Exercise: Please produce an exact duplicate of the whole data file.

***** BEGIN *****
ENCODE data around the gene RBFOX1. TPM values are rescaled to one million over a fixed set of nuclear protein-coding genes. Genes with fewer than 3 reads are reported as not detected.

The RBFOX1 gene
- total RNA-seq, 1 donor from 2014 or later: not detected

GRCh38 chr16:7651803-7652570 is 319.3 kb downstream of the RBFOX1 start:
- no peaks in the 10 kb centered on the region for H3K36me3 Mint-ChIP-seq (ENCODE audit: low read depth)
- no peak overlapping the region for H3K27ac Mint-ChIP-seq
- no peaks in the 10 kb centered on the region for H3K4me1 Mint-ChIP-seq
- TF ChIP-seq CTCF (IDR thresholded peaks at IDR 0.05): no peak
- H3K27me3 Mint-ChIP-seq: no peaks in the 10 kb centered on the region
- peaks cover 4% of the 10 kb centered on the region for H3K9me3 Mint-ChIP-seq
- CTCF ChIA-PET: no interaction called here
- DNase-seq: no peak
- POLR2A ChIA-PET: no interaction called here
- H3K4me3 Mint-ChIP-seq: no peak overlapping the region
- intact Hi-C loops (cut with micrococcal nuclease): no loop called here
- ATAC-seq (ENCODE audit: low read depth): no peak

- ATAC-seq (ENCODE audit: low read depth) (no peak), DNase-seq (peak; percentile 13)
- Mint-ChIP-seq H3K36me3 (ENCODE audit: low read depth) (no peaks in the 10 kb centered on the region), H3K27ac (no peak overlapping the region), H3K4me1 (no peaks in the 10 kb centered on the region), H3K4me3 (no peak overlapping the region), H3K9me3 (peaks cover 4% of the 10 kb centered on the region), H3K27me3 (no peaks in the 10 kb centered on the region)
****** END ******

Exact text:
ENCODE data around the gene RBFOX1. TPM values are rescaled to one million over a fixed set of nuclear protein-coding genes. Genes with fewer than 3 reads are reported as not detected.

The RBFOX1 gene
- total RNA-seq, 1 donor from 2014 or later: not detected

GRCh38 chr16:7651803-7652570 is 319.3 kb downstream of the RBFOX1 start:
- no peaks in the 10 kb centered on the region for H3K36me3 Mint-ChIP-seq (ENCODE audit: low read depth)
- no peak overlapping the region for H3K27ac Mint-ChIP-seq
- no peaks in the 10 kb centered on the region for H3K4me1 Mint-ChIP-seq
- TF ChIP-seq CTCF (IDR thresholded peaks at IDR 0.05): no peak
- H3K27me3 Mint-ChIP-seq: no peaks in the 10 kb centered on the region
- peaks cover 4% of the 10 kb centered on the region for H3K9me3 Mint-ChIP-seq
- CTCF ChIA-PET: no interaction called here
- DNase-seq: no peak
- POLR2A ChIA-PET: no interaction called here
- H3K4me3 Mint-ChIP-seq: no peak overlapping the region
- intact Hi-C loops (cut with micrococcal nuclease): no loop called here
- ATAC-seq (ENCODE audit: low read depth): no peak

- ATAC-seq (ENCODE audit: low read depth) (no peak), DNase-seq (peak; percentile 13)
- Mint-ChIP-seq H3K36me3 (ENCODE audit: low read depth) (no peaks in the 10 kb centered on the region), H3K27ac (no peak overlapping the region), H3K4me1 (no peaks in the 10 kb centered on the region), H3K4me3 (no peak overlapping the region), H3K9me3 (peaks cover 4% of the 10 kb centered on the region), H3K27me3 (no peaks in the 10 kb centered on the region)